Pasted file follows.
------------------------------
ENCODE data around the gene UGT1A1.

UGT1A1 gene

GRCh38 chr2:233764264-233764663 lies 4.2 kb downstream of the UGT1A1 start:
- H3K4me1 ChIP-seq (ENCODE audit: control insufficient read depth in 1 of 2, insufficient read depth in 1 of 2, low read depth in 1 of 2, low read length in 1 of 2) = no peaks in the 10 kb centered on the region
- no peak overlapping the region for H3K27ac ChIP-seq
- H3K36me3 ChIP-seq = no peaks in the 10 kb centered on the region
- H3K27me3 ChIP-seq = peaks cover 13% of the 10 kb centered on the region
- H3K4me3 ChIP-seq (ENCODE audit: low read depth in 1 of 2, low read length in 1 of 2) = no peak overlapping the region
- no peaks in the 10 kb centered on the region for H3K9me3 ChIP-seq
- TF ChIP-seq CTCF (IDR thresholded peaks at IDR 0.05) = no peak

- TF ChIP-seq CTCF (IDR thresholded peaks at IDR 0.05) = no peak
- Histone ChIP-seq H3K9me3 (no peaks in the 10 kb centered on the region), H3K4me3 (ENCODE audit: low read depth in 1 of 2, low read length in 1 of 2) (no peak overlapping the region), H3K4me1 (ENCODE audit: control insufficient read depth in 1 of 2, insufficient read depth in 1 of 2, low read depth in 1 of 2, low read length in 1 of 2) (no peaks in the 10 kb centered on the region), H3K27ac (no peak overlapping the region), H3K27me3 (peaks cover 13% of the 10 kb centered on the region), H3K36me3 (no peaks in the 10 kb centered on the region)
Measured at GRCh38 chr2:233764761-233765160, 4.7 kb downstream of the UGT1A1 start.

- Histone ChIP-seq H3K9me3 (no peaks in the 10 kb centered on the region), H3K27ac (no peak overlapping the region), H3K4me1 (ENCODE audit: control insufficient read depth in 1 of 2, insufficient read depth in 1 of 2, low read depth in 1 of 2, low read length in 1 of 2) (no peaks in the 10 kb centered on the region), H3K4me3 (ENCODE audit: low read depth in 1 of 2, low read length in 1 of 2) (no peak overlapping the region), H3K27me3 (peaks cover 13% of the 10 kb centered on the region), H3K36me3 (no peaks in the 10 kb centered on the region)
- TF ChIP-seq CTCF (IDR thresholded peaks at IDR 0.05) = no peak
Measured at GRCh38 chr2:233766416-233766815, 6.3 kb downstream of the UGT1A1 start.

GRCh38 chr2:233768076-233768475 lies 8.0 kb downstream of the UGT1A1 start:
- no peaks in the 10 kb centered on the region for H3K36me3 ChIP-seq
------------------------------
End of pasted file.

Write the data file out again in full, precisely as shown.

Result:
ENCODE data around the gene UGT1A1.

UGT1A1 gene

GRCh38 chr2:233764264-233764663 lies 4.2 kb downstream of the UGT1A1 start:
- H3K4me1 ChIP-seq (ENCODE audit: control insufficient read depth in 1 of 2, insufficient read depth in 1 of 2, low read depth in 1 of 2, low read length in 1 of 2) = no peaks in the 10 kb centered on the region
- no peak overlapping the region for H3K27ac ChIP-seq
- H3K36me3 ChIP-seq = no peaks in the 10 kb centered on the region
- H3K27me3 ChIP-seq = peaks cover 13% of the 10 kb centered on the region
- H3K4me3 ChIP-seq (ENCODE audit: low read depth in 1 of 2, low read length in 1 of 2) = no peak overlapping the region
- no peaks in the 10 kb centered on the region for H3K9me3 ChIP-seq
- TF ChIP-seq CTCF (IDR thresholded peaks at IDR 0.05) = no peak

- TF ChIP-seq CTCF (IDR thresholded peaks at IDR 0.05) = no peak
- Histone ChIP-seq H3K9me3 (no peaks in the 10 kb centered on the region), H3K4me3 (ENCODE audit: low read depth in 1 of 2, low read length in 1 of 2) (no peak overlapping the region), H3K4me1 (ENCODE audit: control insufficient read depth in 1 of 2, insufficient read depth in 1 of 2, low read depth in 1 of 2, low read length in 1 of 2) (no peaks in the 10 kb centered on the region), H3K27ac (no peak overlapping the region), H3K27me3 (peaks cover 13% of the 10 kb centered on the region), H3K36me3 (no peaks in the 10 kb centered on the region)
Measured at GRCh38 chr2:233764761-233765160, 4.7 kb downstream of the UGT1A1 start.

- Histone ChIP-seq H3K9me3 (no peaks in the 10 kb centered on the region), H3K27ac (no peak overlapping the region), H3K4me1 (ENCODE audit: control insufficient read depth in 1 of 2, insufficient read depth in 1 of 2, low read depth in 1 of 2, low read length in 1 of 2) (no peaks in the 10 kb centered on the region), H3K4me3 (ENCODE audit: low read depth in 1 of 2, low read length in 1 of 2) (no peak overlapping the region), H3K27me3 (peaks cover 13% of the 10 kb centered on the region), H3K36me3 (no peaks in the 10 kb centered on the region)
- TF ChIP-seq CTCF (IDR thresholded peaks at IDR 0.05) = no peak
Measured at GRCh38 chr2:233766416-233766815, 6.3 kb downstream of the UGT1A1 start.

GRCh38 chr2:233768076-233768475 lies 8.0 kb downstream of the UGT1A1 start:
- no peaks in the 10 kb centered on the region for H3K36me3 ChIP-seq